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Why Israel Now Supports an Iran Nuclear Deal | GZERO World

Why Israel now supports an Iran nuclear deal

Israel fiercely opposed the 2015 Iran nuclear deal, but now is not so against it as it was before.

Why?

Ali Vaez, Iran project director at the International Crisis Group, says the Israelis have realized that a no-deal scenario doesn't serve the country's interest — and that the Trump administration's 2018 withdrawal was a mistake because it brought Iran closer to getting the bomb.

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Ian Explains: The Iran Nuclear Deal | GZERO World

The Iran nuclear deal

The Iran nuclear deal was enacted in 2015 to stop Tehran from getting the bomb in exchange for economic sanctions relief. At the time it was a big win — especially for the Obama administration.

But not everyone was a fan. Critics say the deal only slowed down the nuclear program, didn’t address Iran's support for Hezbollah, and hardly reset US-Iran ties.

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The Pros and Cons of a Nuclear Program for Iran | GZERO World

The pros and cons of a nuclear program for Iran

Has the war in Ukraine changed Iran's calculus on getting nuclear weapons?

Not necessarily, says Ali Vaez, Iran program director at the International Crisis Group. Like the Ukrainians now, the Iranians know Iraq and Libya basically gave up their weapons programs and then got invaded — a sharp contrast to North Korea when Donald Trump was in the White House.

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The US Can’t Let Iran Get Any Closer to Nuclear Weapons, Says Iran Expert Ali Vaez | GZERO World

The US can’t let Iran get any closer to nuclear weapons, says Iran expert Ali Vaez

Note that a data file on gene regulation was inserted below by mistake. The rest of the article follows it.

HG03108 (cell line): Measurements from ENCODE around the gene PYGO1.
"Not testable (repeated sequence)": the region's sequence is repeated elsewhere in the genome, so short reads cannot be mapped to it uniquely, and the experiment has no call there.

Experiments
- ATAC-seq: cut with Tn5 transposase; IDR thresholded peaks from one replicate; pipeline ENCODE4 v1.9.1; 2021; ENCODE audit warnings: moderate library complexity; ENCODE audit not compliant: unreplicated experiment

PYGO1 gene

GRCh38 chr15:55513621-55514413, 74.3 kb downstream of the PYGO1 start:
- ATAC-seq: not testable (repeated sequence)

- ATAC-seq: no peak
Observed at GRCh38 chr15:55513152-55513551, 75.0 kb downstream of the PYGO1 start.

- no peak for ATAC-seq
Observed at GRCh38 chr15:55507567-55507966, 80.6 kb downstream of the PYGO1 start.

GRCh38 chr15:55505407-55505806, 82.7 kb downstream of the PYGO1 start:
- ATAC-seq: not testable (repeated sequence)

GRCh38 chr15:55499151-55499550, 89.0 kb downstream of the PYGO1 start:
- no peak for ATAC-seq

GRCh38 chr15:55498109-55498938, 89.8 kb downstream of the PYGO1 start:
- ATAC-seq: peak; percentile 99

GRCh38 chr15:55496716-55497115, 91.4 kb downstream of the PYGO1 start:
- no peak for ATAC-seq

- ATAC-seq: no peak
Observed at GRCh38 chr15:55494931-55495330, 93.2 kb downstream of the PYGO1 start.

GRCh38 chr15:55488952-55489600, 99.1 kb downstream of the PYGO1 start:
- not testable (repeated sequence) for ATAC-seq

Even if the US rejoins the Iran nuclear deal, many Republicans are fiercely opposed to it — and could withdraw again in 2025 if they win the White House in two years.

Why do it at all then? Ali Vaez, Iran program director at the International Crisis Group, has some thoughts.

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Models of oil barrels and a pump jack are displayed in front of a rising stock graph

REUTERS/Dado Ruvic

What We're Watching: Soaring oil prices, inching towards an Iran nuclear deal

Rising energy crisis? Barely a week after Russia’s invasion of Ukraine, energy prices are going up faster than most experts predicted. Brent oil rose above $119 a barrel on Thursday, while Dutch natural gas futures — the benchmark for Europe — were trading at the equivalent of $360 per crude barrel. What’s more, prices are already soaring before Western sanctions have targeted Russian oil and gas, which could provoke Moscow into cutting off supplies to Europe. Why is this happening? Demand for Russian commodities has plummeted over fears that the next wave of sanctions will include energy. This week, the US and 30 other countries announced the release of 60 million barrels of oil from their strategic reserves to stop the bleeding, but that won’t be enough if the Russians turn off the tap. Will the Europeans continue supporting tough sanctions when their citizens start complaining about the cost of electricity bills and gas at the pump?